Click below to watch a documrntary trailer for “CopWatch : What’s your badge number?” specifically documenting the history of Sunset Park Brooklyns communities police problem:

CopWatch / What’s your badge number?

As summer begins in NYC, the weekends get filled with cultural parades and an array of activities that is distinct to each community and neighborhood in NY.

The Puerto Rican Day Parade brings millions of people alongside 5th Ave on the east-side of manhattan. Many who return from the main parade continue to celebrate in their neighborhoods as we pour out onto the streets waving flags, salsa music blaring from speakers and conga players drumming those African Rhythms of our roots.

In communities such as Sunset Park in Brooklyn, a mostly Puerto Rican neighborhood, year after year, local youth are all too familiar with the aggressive confrontations of police officers who greet them with shoves and batons to the head. Many are corralled and pushed around from block to block as cops claim that these are disturbances to the quality of life in the community.

CopWatchers have documented these mistreatments, videotaping police shoving youth right in front of their own homes who aggressively told that they must clear the streets immediatley or face arrest, many clearly never even getting the opportunity to walk away.

Droves of young people get assaulted. Including an 8 yr. old girl who was shoved onto a gate in June of 2004. Teenage girls were maced, chocked and manhandled by NY’s Finest, 72nd pct. 19 young people were assaulted and charged for misdemeanors including disorderly conduct and resisting arrest, all of which eventually got dropped because police officers failed to prove why they were charged.

None of the officers were ever charged. All continue to work 72nd pct in the same community. Year after year, police aggression during the Puerto Rican Day Parade have escalated to levels reminiscent of those same images taken in the 50’s and 60’s of police violence.

As a result, in 2006 community members/local clergy and cultural workers organized a free concert which at the same time served as a campaign to educate folks on their rights when dealing with police conflict. The concert was called “El Grito de Sunset Park” and it went on, even though the 72nd pct. police community affairs officers and the commanding officer refused to grant them a sound permit.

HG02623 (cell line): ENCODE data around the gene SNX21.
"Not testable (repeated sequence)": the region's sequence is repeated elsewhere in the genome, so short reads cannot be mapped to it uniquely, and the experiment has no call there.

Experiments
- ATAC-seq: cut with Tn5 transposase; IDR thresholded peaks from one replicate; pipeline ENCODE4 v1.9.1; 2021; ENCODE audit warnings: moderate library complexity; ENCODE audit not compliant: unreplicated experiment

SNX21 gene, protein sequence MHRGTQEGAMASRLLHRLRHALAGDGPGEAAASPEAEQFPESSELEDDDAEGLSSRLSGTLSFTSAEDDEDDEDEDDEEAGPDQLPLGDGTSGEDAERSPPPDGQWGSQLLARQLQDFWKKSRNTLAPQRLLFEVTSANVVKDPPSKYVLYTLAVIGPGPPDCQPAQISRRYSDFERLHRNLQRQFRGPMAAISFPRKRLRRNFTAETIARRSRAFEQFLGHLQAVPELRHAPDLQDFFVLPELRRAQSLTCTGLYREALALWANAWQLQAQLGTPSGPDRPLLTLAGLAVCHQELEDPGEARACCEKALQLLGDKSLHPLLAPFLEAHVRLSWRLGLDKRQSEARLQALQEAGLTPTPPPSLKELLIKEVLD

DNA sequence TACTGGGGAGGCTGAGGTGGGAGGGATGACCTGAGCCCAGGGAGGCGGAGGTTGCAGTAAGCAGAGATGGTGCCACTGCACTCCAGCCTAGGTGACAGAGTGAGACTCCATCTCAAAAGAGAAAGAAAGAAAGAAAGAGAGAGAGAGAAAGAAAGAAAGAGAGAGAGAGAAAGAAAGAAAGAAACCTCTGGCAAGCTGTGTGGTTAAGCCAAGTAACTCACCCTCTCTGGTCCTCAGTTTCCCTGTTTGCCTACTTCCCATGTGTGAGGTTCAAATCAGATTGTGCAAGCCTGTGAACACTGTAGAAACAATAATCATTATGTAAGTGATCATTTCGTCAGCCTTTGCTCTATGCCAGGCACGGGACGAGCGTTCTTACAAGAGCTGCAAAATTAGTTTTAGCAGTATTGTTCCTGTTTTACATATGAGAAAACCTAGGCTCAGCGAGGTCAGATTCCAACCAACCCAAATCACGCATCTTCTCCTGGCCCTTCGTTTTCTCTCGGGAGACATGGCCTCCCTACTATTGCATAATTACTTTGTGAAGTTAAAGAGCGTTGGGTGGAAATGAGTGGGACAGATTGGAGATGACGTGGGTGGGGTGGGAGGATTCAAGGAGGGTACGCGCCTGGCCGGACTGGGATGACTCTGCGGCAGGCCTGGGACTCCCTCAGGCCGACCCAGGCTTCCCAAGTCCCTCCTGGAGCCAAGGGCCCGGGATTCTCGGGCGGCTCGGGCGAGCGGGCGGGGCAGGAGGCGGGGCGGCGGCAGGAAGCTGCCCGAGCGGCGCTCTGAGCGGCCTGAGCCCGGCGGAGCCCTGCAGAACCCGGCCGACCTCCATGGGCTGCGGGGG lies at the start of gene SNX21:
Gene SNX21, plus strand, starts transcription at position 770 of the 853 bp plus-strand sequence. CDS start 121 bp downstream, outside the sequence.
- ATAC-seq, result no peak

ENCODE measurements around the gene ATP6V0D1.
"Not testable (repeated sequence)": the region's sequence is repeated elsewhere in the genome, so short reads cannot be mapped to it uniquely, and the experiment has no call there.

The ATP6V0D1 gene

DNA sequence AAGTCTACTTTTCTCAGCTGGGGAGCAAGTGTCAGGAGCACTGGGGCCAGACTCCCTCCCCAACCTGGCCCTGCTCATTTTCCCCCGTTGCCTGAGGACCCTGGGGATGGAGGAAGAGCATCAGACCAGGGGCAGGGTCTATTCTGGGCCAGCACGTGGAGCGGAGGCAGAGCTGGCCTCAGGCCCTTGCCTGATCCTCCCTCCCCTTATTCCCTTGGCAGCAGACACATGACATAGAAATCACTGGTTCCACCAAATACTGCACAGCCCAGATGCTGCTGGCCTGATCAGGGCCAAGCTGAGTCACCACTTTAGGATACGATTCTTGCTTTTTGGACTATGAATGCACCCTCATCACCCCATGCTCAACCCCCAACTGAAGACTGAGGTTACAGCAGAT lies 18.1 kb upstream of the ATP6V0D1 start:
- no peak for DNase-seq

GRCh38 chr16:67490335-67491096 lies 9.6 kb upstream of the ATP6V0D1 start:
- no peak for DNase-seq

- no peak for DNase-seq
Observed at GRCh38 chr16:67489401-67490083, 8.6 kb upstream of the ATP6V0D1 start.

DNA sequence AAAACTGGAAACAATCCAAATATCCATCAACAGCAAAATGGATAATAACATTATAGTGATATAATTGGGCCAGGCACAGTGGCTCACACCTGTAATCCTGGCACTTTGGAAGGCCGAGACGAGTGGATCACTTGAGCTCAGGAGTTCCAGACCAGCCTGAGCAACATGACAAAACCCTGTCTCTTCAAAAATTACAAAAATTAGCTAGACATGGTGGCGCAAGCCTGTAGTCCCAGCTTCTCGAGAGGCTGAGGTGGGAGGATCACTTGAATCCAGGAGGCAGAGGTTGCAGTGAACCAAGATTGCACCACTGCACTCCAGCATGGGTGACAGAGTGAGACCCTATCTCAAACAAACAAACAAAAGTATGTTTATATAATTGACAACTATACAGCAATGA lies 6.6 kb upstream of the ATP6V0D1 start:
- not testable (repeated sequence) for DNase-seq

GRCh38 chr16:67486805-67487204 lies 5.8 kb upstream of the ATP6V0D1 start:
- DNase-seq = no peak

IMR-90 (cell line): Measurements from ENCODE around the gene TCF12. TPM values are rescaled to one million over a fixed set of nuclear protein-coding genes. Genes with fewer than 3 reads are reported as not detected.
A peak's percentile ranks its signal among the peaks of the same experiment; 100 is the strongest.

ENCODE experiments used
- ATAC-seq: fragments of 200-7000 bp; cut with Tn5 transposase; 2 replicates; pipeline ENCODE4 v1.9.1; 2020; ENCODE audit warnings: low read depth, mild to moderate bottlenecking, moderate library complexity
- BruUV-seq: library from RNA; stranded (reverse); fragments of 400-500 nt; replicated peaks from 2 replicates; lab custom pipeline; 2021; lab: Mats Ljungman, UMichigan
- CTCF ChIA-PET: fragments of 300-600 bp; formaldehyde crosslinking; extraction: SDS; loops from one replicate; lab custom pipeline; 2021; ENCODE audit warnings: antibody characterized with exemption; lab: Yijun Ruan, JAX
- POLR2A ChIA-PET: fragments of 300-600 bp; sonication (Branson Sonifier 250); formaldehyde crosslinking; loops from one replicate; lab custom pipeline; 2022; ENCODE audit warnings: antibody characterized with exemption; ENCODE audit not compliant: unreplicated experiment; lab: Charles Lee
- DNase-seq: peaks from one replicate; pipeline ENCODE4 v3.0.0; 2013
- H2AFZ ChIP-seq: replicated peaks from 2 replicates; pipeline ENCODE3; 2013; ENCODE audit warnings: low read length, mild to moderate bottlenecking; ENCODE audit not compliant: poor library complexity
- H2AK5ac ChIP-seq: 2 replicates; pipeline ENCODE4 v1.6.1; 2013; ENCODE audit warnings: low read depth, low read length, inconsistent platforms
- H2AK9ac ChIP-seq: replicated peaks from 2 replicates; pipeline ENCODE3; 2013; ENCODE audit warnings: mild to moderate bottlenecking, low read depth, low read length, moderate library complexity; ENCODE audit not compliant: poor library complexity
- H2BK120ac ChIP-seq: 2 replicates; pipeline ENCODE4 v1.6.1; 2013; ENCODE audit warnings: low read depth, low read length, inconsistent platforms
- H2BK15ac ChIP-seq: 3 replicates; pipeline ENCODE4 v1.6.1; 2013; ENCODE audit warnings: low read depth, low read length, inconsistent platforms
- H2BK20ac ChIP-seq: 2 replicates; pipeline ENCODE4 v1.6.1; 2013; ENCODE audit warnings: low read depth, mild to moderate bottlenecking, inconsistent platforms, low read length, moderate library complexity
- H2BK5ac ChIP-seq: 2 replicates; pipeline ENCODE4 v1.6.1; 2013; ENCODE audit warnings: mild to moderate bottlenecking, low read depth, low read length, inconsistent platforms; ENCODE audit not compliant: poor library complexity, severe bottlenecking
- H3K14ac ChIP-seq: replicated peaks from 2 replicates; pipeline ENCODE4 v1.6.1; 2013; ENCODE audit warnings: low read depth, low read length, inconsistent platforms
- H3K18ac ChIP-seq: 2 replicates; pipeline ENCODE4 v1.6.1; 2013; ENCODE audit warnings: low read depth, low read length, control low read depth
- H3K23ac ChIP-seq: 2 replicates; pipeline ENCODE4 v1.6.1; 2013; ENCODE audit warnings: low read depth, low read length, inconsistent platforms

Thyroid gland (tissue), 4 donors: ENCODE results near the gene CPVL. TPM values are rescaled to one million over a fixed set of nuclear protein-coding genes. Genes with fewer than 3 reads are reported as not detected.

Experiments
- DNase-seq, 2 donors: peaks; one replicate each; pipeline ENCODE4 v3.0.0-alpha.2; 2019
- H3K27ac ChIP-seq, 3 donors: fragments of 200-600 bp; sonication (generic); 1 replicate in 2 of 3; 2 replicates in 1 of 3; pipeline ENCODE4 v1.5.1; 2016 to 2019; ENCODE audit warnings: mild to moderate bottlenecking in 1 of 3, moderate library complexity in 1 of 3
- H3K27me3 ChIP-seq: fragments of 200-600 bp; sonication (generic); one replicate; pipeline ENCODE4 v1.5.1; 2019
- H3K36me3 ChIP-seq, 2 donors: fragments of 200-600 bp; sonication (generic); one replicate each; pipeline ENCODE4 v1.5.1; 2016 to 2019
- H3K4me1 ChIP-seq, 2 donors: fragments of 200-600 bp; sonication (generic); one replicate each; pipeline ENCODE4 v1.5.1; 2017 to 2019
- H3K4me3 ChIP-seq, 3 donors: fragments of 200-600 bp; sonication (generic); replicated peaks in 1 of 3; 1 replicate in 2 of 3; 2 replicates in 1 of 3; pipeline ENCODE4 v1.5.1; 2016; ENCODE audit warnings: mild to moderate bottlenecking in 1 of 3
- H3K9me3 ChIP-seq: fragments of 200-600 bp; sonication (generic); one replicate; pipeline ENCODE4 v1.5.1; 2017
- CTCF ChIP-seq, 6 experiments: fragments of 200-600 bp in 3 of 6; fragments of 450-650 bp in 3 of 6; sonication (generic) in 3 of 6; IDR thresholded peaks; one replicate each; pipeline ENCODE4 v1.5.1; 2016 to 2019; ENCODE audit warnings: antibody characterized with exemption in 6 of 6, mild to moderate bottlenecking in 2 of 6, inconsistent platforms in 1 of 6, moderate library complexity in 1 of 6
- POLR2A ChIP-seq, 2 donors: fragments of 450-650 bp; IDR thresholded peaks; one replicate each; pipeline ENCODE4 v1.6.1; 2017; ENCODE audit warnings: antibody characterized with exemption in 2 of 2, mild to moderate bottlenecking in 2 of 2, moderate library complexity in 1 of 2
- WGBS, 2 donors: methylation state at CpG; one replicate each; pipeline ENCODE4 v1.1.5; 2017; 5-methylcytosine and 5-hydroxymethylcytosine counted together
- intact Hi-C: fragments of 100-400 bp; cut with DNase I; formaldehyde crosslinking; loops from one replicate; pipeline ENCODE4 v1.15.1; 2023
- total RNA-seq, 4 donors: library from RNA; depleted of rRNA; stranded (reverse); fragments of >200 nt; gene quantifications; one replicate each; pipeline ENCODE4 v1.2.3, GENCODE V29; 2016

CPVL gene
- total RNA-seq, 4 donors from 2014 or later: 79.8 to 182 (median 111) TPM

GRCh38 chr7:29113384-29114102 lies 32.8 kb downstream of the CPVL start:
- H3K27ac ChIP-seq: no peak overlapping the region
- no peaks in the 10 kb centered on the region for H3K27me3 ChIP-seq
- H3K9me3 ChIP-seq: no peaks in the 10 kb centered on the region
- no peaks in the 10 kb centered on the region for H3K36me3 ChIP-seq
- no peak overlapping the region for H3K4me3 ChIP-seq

That year, no one was arrested, even with all the police provocation. Irish communities in NYC have not recieved the same level of aggression from the police during their st. patricks day parade. Copwatchers have also documented the NYPDs tolerence for public intoxication and have also witnessed the blind eye police give to their selected communities. Could it be that the NYPD favors selected ethnic groups? Is it because the NYPD has historically been an Irish dominated run department within the state.

This is not to take away from the Irish community from peacefully celebrating their pride and culture, but one would like to believe that everyone has the opportunity to have a day in which they can celebrate without being discriminated against because of their race and culture. So once again, the community will come together for “El Grito de Sunset Park 2, 2007” along 49th St. and 5th avenue @ 6:30pm in Brooklyn despite the 72nd pcts. commanding officers attempt to deny the community members its sound permit. And despite the fact the the NYPD has permanently installed survelience cameras at all the places were CopWatchers documented police violence in years past. Are those cameras there to document police conflict? Or are they there to selectively chose video for manipulation as an excuse to the NYPD’s violence?

But just like 2006, the community will gather for a peaceful day to enjoy music, celebrate its pride and ultimately a showing that this community can police itself without the need of the NYPD.

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